Member

    I use gore cables so the wire is protected even in the open sections.

    hora
    Member

    I always run full outers regardless whether the ‘option’ is there or not. . The C456 was designed by a bloke over in the far east I think so he might not understand ‘mud’ as such 😀

    greenmeansgo
    Member

    Daft decision from On-One IMO. I nearly got a C456 – the cable runs are the reason I didn’t, as I didn’t want to bodge a new bike and zip tie the cables like I’d seen others do. Full length outers will be pretty much fit and forget, zero maintenance decision.

    Those hydroclamps or drilling both sound like good solutions.

    glasgowdan
    Member

    I’ve used full outers for years. Can’t understand any other way. Zero maintenance. I zip tie mine up and if I ever have to change bits over you can lift off the shifter/mech as one unit without fiddling with the cable.

    I’ve not had to lube, change or fiddle with gears all winter.

    Gear cables don’t seem to compress/squash in my experience unless you fit them badly. My bikes are smooth, gear changes are light and crisp. SP41 outer and 1.1mm cheap inners.

    Premier Icon njee20
    Subscriber

    My Rocky Mountain has the least amount of cable outer I’ve ever seen. handlebar to steerer tube and then from the back of the chainstay to the mech.

    Like all frames with downtube cable runs then? ;?

    Never bothered myself, just change cables a bit more frequently. I’d have no real qualms about drilling them out though, an On-One won’t have carbon cable stops.

    mrmonkfinger
    Member

    1 zip tie through the existing cable stop.
    2 zip tie at right angles, through the 1st zip tie, and round the cable outer

    job done at no expense without drilling

    See if you like it better, buy some fancy schmancy cable tube thingies if you do.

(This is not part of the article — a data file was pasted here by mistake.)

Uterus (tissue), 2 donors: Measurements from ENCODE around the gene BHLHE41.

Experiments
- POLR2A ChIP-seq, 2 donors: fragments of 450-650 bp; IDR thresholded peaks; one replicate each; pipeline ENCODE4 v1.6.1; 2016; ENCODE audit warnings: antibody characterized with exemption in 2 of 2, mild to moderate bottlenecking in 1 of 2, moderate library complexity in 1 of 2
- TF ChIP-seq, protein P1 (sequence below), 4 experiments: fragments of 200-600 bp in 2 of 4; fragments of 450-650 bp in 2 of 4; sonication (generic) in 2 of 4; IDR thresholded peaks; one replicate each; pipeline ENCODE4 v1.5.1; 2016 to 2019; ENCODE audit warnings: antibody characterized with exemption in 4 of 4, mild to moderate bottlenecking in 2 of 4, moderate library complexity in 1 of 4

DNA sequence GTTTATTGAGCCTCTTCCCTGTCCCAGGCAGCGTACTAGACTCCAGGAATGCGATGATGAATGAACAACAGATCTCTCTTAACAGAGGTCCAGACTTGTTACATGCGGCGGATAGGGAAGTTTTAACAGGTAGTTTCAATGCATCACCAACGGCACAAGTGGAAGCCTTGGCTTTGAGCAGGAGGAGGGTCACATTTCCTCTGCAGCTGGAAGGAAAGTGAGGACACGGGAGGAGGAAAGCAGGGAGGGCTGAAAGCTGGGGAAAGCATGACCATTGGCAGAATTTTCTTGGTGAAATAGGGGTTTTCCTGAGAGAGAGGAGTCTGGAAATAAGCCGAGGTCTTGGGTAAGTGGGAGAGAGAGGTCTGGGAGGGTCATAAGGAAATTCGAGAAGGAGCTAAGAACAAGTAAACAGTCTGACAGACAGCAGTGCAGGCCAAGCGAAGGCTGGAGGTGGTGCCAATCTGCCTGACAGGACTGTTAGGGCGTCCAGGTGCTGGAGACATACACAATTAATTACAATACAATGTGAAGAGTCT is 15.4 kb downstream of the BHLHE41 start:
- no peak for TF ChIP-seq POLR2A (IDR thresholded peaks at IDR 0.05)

ndthornton
    Member

    After years and years of riding and lots of different bikes and setups – my conclusions of the most long lived, grot resistant, smooth shifting cable options is as follows…..

    Starting with the poorest…..

    4, Gore type with multiple outer cable runs and protected inner cable- Just never got on with these at all. Seems like a great idea in principle but I found it not particularly smooth from the start and didn’t last very long at all. Faffy, expensive and dont even bother trying to take them apart for cleaning without destroying them.

    3, Traditional Triple run outers- cheap and simple, work great for a time but deteriorate quickly in wet conditions.

    4, Full outers- Not as smooth as traditional but last much longer in wet conditions.

    5, Cotic style split top tube + single run to the mech – Best of both worlds – just as effortlessly smooth as traditional. I dont know how long they last for as the set I put on 3 years ago still feels like new and I haven’t touched them.

    Of course buying quality XT or XTR cables is a must.

    Premier Icon FOG
    Subscriber

    I had full length outers on the last bike but current one has split outers which I have put Middleburn cable oilers in. This seems to work really well if you remember regular squirts of GT85.

    Premier Icon FOG
    Subscriber

    I had full length outers on the last bike but current one has split outers which I have put Middleburn cable oilers in. This seems to work really well if you remember regular squirts of GT85.

    Premier Icon Northwind
    Subscriber

    glasgowdan – Member

    I’ve not had to lube, change or fiddle with gears all winter.

    See, I have one bike with full outers, the rest are all some variation of somewhat to almost completely exposed… I’ve not had to lube, change or fiddle any of those either. Sealed cables were a gamechanger for this, it’s not like the Good Old Days.